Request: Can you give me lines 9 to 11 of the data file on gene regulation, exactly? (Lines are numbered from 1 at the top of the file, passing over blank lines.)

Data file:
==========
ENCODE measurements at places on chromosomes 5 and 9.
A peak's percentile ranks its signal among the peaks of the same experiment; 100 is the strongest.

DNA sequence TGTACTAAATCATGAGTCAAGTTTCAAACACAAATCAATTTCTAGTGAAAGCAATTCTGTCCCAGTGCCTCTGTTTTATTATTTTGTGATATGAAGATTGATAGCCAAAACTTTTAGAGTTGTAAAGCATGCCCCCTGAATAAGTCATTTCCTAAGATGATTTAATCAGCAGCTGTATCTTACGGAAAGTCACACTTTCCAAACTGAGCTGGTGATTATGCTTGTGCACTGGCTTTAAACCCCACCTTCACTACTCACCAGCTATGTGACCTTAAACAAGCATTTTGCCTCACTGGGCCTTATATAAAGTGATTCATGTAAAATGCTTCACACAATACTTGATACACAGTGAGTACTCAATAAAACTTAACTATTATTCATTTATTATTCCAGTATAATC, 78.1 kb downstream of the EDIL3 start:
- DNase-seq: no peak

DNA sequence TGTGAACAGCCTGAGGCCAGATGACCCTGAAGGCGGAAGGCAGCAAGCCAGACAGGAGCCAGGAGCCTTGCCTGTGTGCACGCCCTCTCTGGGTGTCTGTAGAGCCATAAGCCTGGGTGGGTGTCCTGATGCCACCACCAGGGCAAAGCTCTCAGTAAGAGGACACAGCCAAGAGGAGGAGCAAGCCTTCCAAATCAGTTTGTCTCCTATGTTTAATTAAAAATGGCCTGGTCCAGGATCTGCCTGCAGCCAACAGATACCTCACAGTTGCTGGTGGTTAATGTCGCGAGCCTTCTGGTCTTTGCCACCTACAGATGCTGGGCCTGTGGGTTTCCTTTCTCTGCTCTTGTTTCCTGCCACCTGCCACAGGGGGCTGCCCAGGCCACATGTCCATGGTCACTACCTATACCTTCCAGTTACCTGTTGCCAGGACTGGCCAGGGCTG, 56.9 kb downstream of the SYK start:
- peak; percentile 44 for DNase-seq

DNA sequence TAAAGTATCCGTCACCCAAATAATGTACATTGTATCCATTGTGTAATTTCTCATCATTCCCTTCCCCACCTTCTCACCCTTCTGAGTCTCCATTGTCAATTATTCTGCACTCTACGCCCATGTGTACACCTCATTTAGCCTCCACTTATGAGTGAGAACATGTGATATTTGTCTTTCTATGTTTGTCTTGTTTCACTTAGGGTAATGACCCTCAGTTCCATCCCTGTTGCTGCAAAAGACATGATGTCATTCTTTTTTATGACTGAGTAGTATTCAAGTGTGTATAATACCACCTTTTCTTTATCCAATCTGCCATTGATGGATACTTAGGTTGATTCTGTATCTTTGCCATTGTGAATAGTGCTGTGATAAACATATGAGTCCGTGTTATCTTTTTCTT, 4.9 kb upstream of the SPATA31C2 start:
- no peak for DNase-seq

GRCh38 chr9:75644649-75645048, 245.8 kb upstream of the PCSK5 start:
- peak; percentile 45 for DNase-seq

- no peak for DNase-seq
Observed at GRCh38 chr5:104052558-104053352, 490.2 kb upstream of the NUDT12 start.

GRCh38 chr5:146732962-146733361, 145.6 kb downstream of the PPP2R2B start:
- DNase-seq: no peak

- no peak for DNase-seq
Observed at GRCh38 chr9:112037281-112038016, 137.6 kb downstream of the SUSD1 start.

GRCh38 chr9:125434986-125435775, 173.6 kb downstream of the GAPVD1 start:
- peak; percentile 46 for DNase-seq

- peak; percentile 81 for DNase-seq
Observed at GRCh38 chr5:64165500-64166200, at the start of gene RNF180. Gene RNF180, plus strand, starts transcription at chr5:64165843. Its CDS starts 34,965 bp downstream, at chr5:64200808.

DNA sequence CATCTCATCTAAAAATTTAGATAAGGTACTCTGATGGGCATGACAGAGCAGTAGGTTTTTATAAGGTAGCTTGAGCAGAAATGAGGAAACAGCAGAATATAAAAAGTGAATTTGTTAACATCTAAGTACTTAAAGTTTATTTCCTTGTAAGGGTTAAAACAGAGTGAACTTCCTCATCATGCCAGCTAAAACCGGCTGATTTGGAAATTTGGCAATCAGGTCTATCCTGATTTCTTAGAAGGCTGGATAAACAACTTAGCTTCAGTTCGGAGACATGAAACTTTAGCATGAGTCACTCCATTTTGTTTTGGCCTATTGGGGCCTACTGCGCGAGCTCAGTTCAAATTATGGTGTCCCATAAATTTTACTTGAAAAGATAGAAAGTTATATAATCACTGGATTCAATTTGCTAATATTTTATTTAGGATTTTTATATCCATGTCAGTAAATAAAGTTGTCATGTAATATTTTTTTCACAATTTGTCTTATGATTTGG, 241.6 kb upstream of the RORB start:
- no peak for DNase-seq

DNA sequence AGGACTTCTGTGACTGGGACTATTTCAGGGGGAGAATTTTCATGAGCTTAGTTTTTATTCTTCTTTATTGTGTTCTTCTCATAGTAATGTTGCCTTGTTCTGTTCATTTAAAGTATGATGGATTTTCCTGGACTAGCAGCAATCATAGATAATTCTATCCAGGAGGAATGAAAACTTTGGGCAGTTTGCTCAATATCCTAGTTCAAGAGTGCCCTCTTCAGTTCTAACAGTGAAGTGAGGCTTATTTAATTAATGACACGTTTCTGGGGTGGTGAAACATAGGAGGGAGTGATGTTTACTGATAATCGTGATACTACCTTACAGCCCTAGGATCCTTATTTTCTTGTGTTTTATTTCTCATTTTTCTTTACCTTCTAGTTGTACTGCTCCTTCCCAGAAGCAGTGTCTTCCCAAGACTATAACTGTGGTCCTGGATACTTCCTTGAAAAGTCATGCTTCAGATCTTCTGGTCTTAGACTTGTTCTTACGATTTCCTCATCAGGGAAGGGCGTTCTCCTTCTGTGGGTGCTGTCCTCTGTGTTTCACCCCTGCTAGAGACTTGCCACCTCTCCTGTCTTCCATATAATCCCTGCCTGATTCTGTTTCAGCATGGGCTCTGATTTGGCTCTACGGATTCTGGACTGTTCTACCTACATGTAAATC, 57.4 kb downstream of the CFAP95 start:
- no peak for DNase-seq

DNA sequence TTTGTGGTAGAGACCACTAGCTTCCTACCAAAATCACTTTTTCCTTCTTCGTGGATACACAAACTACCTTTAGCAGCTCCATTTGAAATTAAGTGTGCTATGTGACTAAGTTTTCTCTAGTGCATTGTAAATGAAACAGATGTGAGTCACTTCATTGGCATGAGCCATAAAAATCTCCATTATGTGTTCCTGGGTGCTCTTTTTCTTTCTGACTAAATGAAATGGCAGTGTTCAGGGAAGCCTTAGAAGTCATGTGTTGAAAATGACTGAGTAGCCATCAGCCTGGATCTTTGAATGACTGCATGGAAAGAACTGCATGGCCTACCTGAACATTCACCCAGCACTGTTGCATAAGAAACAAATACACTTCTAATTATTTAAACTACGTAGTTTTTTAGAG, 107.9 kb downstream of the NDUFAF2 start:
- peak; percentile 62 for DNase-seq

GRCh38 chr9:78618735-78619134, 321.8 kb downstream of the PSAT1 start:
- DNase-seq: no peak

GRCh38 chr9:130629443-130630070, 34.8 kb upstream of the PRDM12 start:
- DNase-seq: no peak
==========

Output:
GRCh38 chr9:75644649-75645048, 245.8 kb upstream of the PCSK5 start:
- peak; percentile 45 for DNase-seq

- no peak for DNase-seq